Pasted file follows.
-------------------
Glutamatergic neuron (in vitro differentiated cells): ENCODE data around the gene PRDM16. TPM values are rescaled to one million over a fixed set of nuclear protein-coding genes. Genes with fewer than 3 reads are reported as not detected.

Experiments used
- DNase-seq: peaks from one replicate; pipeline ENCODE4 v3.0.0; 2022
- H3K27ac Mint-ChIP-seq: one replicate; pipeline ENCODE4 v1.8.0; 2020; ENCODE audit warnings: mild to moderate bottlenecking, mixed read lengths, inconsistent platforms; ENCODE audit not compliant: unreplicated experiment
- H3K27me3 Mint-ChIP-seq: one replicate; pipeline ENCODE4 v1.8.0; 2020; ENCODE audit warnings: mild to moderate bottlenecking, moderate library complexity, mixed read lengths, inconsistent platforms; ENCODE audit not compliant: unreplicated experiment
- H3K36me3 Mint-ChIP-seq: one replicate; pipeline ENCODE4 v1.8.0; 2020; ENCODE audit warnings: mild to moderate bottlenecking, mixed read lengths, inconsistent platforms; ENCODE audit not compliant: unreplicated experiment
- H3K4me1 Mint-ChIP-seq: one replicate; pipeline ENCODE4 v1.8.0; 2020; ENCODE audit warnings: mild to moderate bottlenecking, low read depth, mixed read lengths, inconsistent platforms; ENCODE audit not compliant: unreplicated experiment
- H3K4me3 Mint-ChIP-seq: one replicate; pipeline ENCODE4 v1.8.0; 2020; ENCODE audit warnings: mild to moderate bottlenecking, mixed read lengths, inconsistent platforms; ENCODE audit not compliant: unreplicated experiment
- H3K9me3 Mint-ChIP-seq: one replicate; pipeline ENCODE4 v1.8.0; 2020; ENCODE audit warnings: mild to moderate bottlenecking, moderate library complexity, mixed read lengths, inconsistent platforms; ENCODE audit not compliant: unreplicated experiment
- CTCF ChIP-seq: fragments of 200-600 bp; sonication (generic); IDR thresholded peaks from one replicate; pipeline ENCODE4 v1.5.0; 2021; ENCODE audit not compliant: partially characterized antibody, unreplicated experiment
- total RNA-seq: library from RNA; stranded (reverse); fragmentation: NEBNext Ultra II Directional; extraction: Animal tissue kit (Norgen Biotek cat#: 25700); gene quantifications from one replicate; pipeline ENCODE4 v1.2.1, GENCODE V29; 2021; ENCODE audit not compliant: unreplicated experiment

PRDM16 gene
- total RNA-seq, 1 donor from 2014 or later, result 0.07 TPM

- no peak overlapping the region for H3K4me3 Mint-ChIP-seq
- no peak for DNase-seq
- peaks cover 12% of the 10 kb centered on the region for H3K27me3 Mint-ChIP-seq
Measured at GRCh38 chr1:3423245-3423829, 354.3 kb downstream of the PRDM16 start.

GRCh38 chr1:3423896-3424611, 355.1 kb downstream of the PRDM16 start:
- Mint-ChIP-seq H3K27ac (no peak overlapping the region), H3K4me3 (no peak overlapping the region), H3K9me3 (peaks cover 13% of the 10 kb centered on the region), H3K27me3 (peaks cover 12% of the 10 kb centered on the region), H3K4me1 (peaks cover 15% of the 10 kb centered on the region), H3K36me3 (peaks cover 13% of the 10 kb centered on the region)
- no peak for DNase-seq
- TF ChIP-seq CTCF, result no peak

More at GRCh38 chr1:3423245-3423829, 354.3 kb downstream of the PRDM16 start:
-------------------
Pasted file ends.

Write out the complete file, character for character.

Glutamatergic neuron (in vitro differentiated cells): ENCODE data around the gene PRDM16. TPM values are rescaled to one million over a fixed set of nuclear protein-coding genes. Genes with fewer than 3 reads are reported as not detected.

Experiments used
- DNase-seq: peaks from one replicate; pipeline ENCODE4 v3.0.0; 2022
- H3K27ac Mint-ChIP-seq: one replicate; pipeline ENCODE4 v1.8.0; 2020; ENCODE audit warnings: mild to moderate bottlenecking, mixed read lengths, inconsistent platforms; ENCODE audit not compliant: unreplicated experiment
- H3K27me3 Mint-ChIP-seq: one replicate; pipeline ENCODE4 v1.8.0; 2020; ENCODE audit warnings: mild to moderate bottlenecking, moderate library complexity, mixed read lengths, inconsistent platforms; ENCODE audit not compliant: unreplicated experiment
- H3K36me3 Mint-ChIP-seq: one replicate; pipeline ENCODE4 v1.8.0; 2020; ENCODE audit warnings: mild to moderate bottlenecking, mixed read lengths, inconsistent platforms; ENCODE audit not compliant: unreplicated experiment
- H3K4me1 Mint-ChIP-seq: one replicate; pipeline ENCODE4 v1.8.0; 2020; ENCODE audit warnings: mild to moderate bottlenecking, low read depth, mixed read lengths, inconsistent platforms; ENCODE audit not compliant: unreplicated experiment
- H3K4me3 Mint-ChIP-seq: one replicate; pipeline ENCODE4 v1.8.0; 2020; ENCODE audit warnings: mild to moderate bottlenecking, mixed read lengths, inconsistent platforms; ENCODE audit not compliant: unreplicated experiment
- H3K9me3 Mint-ChIP-seq: one replicate; pipeline ENCODE4 v1.8.0; 2020; ENCODE audit warnings: mild to moderate bottlenecking, moderate library complexity, mixed read lengths, inconsistent platforms; ENCODE audit not compliant: unreplicated experiment
- CTCF ChIP-seq: fragments of 200-600 bp; sonication (generic); IDR thresholded peaks from one replicate; pipeline ENCODE4 v1.5.0; 2021; ENCODE audit not compliant: partially characterized antibody, unreplicated experiment
- total RNA-seq: library from RNA; stranded (reverse); fragmentation: NEBNext Ultra II Directional; extraction: Animal tissue kit (Norgen Biotek cat#: 25700); gene quantifications from one replicate; pipeline ENCODE4 v1.2.1, GENCODE V29; 2021; ENCODE audit not compliant: unreplicated experiment

PRDM16 gene
- total RNA-seq, 1 donor from 2014 or later, result 0.07 TPM

- no peak overlapping the region for H3K4me3 Mint-ChIP-seq
- no peak for DNase-seq
- peaks cover 12% of the 10 kb centered on the region for H3K27me3 Mint-ChIP-seq
Measured at GRCh38 chr1:3423245-3423829, 354.3 kb downstream of the PRDM16 start.

GRCh38 chr1:3423896-3424611, 355.1 kb downstream of the PRDM16 start:
- Mint-ChIP-seq H3K27ac (no peak overlapping the region), H3K4me3 (no peak overlapping the region), H3K9me3 (peaks cover 13% of the 10 kb centered on the region), H3K27me3 (peaks cover 12% of the 10 kb centered on the region), H3K4me1 (peaks cover 15% of the 10 kb centered on the region), H3K36me3 (peaks cover 13% of the 10 kb centered on the region)
- no peak for DNase-seq
- TF ChIP-seq CTCF, result no peak

More at GRCh38 chr1:3423245-3423829, 354.3 kb downstream of the PRDM16 start: